Sunday, February 10, 2013
|5:00 p.m.||The Inferno of First Love|
Susumu Hani (Japan, 1968)
In Person/Susumu Hani and producer Kimiko Nukamura
UPDATE: Susumu Hani and Kimiko Nukamura regret that they must cancel their Bay Area visit.
Miryam Sas is a professor in the Departments of Film and Media and Comparative Literature at UC Berkeley.
(Hatsukoi jigokuhen). A portrait of a Tokyo and Japan on the crux of worlds old and new, Inferno combines the documentary film techniques of director Susumu Hani—hand-held shooting, the use of nonactors, observational street footage—with an experimental, wildly kinky fictional script by underground provocateur Shuji Terayama. We follow two young almost-lovers, the boy an adoptee with father issues, the girl more “experienced” thanks to her job as a nude model, as they weave through contemporary Tokyo’s nightclub/counterculture district, Shinjuku, with its strip clubs, molesters, and gangs. Infernos, first loves: Hani brilliantly balances hell and heaven, the decadent and the naïve, to reveal a world where opposites exist hand-in-hand. “We are now living between two worlds—the traditional one, which is crumbling, and the new one, which is burgeoning,” wrote Hani. “Living between them, we are confronted with both. In consequence, we live in frustration.”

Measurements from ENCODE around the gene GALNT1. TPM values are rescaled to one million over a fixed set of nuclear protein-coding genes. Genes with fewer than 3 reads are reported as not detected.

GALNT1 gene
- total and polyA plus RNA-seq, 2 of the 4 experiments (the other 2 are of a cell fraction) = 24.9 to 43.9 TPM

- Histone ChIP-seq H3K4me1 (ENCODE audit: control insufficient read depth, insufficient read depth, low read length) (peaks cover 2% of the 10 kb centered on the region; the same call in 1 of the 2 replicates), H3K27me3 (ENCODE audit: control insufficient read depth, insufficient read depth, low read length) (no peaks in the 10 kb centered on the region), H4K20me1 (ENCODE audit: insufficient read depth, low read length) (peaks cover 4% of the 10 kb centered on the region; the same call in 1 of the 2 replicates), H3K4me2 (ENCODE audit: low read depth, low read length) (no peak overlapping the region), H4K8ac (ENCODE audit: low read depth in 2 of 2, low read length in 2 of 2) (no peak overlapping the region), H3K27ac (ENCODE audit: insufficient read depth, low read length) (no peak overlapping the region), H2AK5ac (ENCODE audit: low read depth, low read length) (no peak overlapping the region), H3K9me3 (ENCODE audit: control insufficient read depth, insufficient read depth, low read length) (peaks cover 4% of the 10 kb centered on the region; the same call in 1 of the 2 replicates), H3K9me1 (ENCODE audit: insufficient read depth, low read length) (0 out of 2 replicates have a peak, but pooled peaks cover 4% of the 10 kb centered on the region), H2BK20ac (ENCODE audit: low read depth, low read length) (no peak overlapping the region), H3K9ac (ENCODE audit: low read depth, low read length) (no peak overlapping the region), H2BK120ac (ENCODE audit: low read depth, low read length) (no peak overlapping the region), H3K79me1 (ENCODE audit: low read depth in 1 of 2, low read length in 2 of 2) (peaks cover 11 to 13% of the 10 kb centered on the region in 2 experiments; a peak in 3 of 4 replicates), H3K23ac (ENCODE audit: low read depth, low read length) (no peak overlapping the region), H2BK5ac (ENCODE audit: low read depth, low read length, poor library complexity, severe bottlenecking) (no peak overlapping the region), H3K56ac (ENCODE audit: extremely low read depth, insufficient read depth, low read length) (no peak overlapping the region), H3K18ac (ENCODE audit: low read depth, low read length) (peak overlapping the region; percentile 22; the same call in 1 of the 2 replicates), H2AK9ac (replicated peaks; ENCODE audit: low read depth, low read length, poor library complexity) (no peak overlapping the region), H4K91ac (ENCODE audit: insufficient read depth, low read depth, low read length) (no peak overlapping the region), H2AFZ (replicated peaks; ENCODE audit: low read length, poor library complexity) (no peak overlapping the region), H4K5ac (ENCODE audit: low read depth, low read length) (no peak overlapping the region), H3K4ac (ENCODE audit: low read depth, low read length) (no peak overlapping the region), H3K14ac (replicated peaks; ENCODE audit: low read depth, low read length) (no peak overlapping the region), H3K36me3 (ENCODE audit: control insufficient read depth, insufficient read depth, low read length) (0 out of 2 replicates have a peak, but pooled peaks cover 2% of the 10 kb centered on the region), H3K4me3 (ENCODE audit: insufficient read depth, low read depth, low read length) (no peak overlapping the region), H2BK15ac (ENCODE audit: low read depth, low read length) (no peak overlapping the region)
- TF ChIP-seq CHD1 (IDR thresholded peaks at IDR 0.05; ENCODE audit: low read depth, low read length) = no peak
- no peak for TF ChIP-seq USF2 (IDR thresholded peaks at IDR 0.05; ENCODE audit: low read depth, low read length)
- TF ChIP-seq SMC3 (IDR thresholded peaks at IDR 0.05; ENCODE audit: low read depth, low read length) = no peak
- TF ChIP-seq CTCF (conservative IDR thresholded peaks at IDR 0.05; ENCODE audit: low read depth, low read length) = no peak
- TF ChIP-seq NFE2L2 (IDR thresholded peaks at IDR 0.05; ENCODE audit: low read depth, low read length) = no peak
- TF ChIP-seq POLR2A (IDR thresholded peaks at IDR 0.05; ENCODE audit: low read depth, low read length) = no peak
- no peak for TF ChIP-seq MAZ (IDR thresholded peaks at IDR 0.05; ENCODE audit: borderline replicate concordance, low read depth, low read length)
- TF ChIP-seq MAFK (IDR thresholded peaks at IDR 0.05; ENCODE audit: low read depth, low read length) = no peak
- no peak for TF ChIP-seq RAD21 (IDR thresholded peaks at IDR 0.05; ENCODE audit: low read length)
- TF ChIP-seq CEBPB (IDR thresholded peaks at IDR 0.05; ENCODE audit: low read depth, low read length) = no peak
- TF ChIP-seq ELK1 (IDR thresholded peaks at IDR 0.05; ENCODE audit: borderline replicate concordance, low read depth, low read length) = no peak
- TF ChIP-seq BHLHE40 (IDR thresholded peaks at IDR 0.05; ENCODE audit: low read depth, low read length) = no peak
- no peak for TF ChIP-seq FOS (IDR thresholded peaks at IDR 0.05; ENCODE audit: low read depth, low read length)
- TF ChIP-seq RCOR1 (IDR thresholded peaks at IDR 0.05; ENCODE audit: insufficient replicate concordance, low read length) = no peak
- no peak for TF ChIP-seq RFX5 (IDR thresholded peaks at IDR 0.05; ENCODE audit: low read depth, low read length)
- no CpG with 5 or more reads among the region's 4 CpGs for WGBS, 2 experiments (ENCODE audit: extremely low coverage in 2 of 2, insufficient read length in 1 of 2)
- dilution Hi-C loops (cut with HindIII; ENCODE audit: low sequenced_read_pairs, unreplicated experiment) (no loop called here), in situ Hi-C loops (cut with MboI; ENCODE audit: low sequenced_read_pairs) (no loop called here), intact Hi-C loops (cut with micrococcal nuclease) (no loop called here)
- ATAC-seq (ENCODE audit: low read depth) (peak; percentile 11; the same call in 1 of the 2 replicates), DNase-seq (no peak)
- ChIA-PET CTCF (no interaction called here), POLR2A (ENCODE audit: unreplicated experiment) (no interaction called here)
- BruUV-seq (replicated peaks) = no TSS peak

• Written by Shuji Terayama, Hani. Photographed by Yuji Okumura. With Akio Takahashi, Kuniko Ishii, Koji Mitsui, Kazuko Fukuda. (107 mins, In Japanese with English subtitles, B&W, 16mm, From The Japan Foundation, permission Susumu Hani)